Hamartiological Error: Shaw believes that all sin is equal in God's sight. For example, drawing upon Matthew 5:27-28, Shaw wrote, "To God, the sin of thinking about committing adultery is the same as committing the actual act of adultery" (p. 90). Lest the reader think this comment is an anomaly, Shaw repeatedly makes similar assertions: "From God’s perspective, all of these manifestations of sin are equally wrong. Sin is sin is sin" (p. 121, cf. 154).
Are All Sins the Same in God's Sight?
While this error is popular among untrained laypeople, it is disappointing to see that Dr. Shaw affirms such an indefensible viewpoint. Even taking our system of jurisprudence into account, it is clear that we rightly distinguish between crimes of greater and lesser wickedness. No one receives capital punishment for parking incorrectly and bank robbers aren't merely fined.
If we evaluate the jurisprudence that God put in place in the nation state of Israel, we can see whether he views all sins to be of equal heinousness. Undeniably, God's law considers some sins to be more evil than others. Sex crimes for example, merited capital punishment (Lev. 18:22, v. 29; 20:13), whereas theft required restitution (Exod. 22:1-14). Theft therefore, while certainly sinful, is a less heinous act than say, rape or kidnapping. Coveting your neighbor's property is not the same as engaging in an adulterous affair with his wife. This inequity reflects God's truth: there are greater and lesser sins. The greater sins result in a greater amount of harm to one's neighbor. Therefore, there are some commandments given by God that should receive special reverence.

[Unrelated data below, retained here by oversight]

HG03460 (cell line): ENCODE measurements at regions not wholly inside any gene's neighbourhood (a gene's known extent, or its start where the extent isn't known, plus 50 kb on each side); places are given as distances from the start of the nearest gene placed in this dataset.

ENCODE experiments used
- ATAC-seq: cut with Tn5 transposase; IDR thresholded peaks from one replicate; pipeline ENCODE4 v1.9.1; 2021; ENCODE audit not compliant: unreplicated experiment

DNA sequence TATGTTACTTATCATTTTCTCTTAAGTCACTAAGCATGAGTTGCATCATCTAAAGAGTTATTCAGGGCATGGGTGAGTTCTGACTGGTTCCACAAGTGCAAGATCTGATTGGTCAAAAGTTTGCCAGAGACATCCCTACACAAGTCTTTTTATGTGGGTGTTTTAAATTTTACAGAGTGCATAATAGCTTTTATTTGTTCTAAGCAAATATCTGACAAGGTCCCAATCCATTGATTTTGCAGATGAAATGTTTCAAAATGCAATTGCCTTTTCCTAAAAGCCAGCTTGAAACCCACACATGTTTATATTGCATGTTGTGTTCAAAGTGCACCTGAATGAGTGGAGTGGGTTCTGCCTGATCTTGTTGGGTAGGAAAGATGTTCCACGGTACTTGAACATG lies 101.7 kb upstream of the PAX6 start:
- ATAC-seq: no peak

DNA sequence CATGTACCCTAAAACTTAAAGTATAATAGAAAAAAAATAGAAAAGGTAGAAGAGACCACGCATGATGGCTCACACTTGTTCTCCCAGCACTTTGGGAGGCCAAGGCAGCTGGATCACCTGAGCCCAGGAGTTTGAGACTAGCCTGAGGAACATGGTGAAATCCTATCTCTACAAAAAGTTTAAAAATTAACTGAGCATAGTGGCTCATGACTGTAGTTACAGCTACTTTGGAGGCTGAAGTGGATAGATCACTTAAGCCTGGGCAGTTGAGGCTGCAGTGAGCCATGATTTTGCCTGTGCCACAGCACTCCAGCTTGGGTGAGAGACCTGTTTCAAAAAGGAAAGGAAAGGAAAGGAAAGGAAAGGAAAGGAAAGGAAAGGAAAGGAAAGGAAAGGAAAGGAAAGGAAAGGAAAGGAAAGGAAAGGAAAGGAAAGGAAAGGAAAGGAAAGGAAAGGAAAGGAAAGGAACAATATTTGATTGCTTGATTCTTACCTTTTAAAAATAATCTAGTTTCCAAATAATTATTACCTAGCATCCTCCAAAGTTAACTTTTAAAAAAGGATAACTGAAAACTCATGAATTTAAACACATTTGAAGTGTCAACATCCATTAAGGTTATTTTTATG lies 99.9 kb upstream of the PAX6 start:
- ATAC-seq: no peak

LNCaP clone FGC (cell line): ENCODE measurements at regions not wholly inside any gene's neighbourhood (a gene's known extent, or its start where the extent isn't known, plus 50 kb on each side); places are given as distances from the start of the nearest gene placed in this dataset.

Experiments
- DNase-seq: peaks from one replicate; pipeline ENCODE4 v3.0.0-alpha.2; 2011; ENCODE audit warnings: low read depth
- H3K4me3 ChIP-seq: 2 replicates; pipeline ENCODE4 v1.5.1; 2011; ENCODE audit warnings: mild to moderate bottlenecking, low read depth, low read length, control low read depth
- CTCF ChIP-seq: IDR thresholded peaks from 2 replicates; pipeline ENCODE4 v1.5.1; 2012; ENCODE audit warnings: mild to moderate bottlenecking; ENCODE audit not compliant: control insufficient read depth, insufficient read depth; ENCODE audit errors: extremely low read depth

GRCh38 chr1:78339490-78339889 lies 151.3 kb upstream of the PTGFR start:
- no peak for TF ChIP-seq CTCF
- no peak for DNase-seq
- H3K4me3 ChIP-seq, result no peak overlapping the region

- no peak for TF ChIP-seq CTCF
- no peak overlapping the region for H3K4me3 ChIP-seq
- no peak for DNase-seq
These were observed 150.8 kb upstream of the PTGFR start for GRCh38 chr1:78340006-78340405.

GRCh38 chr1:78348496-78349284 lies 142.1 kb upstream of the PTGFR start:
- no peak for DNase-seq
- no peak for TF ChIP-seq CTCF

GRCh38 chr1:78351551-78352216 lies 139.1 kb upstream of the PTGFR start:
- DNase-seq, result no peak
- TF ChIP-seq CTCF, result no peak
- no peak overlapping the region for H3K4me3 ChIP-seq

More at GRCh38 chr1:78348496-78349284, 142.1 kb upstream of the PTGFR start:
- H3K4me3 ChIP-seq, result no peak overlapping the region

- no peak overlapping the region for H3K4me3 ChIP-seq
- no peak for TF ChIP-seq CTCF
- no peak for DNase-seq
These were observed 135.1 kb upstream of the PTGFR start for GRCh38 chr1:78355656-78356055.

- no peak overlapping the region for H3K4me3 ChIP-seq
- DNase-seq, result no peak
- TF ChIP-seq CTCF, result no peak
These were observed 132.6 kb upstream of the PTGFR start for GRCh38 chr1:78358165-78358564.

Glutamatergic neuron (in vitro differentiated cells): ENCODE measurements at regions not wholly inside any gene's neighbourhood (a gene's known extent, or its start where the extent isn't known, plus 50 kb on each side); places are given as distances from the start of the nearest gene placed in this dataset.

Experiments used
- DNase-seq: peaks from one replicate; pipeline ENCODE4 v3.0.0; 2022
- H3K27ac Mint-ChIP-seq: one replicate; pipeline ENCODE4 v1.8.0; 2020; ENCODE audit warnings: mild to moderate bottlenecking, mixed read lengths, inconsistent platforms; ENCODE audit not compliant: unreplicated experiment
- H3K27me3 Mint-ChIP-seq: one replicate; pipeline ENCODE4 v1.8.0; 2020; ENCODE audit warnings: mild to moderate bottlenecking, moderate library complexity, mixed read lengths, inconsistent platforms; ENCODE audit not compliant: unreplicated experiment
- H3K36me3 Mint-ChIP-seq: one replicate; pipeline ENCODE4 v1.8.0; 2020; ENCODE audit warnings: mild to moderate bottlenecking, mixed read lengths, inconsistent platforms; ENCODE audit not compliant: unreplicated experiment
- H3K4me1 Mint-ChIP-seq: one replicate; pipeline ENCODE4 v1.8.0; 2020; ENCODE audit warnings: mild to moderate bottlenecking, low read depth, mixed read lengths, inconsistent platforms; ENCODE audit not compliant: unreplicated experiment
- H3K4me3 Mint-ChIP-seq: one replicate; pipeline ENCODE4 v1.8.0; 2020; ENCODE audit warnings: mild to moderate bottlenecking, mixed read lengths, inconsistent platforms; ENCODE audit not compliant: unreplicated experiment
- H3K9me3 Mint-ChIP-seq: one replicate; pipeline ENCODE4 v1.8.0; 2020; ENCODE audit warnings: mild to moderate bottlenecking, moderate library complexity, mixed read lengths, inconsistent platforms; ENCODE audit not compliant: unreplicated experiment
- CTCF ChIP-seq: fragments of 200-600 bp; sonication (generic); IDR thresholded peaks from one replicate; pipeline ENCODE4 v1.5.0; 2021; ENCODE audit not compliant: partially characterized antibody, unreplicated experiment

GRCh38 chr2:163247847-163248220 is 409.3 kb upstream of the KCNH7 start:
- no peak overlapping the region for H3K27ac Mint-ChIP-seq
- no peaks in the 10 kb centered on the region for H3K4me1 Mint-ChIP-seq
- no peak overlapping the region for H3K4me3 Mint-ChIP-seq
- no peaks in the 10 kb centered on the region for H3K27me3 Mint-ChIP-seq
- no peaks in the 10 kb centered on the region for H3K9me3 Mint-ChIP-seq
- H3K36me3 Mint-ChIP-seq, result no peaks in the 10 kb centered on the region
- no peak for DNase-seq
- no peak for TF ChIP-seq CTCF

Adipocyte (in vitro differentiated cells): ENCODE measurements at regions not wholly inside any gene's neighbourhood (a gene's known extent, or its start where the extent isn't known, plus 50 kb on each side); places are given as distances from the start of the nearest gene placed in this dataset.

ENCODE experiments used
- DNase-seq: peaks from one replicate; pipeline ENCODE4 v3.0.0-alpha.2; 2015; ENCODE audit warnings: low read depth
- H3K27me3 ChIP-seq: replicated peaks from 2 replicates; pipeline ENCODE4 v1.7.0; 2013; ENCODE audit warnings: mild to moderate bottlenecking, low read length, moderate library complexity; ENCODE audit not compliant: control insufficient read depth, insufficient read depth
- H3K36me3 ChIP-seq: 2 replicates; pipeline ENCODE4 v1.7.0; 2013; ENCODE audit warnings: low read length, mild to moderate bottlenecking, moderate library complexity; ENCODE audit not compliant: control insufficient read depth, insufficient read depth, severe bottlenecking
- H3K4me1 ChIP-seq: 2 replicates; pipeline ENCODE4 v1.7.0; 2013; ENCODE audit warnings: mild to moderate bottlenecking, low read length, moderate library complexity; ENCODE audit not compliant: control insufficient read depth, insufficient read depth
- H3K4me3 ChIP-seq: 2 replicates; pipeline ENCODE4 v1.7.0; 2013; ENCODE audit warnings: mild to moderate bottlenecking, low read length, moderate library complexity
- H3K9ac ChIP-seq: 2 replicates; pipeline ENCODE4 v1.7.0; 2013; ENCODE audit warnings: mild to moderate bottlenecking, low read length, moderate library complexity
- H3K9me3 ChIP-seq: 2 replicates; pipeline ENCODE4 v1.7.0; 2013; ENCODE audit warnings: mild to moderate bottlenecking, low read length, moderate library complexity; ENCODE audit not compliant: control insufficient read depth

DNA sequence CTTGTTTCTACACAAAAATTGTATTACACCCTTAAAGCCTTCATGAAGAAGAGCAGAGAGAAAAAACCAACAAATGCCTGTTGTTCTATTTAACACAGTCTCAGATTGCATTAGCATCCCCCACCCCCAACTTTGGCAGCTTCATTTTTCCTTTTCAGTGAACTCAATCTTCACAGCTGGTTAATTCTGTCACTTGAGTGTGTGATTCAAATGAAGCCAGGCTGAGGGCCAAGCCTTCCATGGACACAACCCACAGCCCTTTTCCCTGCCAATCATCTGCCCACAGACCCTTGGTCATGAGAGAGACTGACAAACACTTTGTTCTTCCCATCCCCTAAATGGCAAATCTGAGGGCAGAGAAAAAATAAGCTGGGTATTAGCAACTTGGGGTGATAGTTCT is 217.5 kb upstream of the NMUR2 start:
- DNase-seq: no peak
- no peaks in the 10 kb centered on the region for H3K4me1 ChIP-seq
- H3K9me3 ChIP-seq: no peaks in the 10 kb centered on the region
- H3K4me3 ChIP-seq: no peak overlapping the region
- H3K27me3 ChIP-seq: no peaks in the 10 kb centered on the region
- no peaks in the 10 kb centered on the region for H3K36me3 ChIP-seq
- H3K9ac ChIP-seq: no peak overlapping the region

Jesus himself taught that there are greater and lesser sins when he spoke about the outward religiosity of the Pharisees who tithed but "neglected the weightier matters of the law:" justice and mercy and faithfulness. Jesus concluded, "These you ought to have done, without neglecting the others" (Matt. 23:23). Jesus said, “it will be more bearable on the day of judgment for Tyre and Sidon” than for Chorazin and Bethsaida since they witnessed his miraculous signs and yet still refused to repent of their sin (Matt. 11:21). While Tyre and Sidon refused to believe, Chorazin and Bethsaida's unbelief was the greater sin because it was in the face of Jesus' mighty works. Referring to Judas, Jesus said to Pilot, "he who delivered me over to you has the greater sin" (John 19:11).
Regarding Matthew 5:27-28, Shaw neglects to consider the manner in which Jesus modified his claim.
You have heard that it was said, ‘You shall not commit adultery.’ But I say to you that everyone who looks at a woman with lustful intent has already committed adultery with her in his heart.
The purpose of Jesus' statement was to disclose that God will judge both outward and inward sin despite the false piety of his interlocutors. Jesus' statements were not intended to equalize all sin since Jesus modifies the phrase "committed adultery" in v. 28 with "in his heart." Thus, Jesus retains a tacit distinction between adultery wherein one physical engages in the act and adultery of the heart wherein one entertains adulterous thoughts.
The Heart of Addiction is a welcome asset to those seeking to minister biblically to the addict. Shaw has done the church a commendable service in this volume.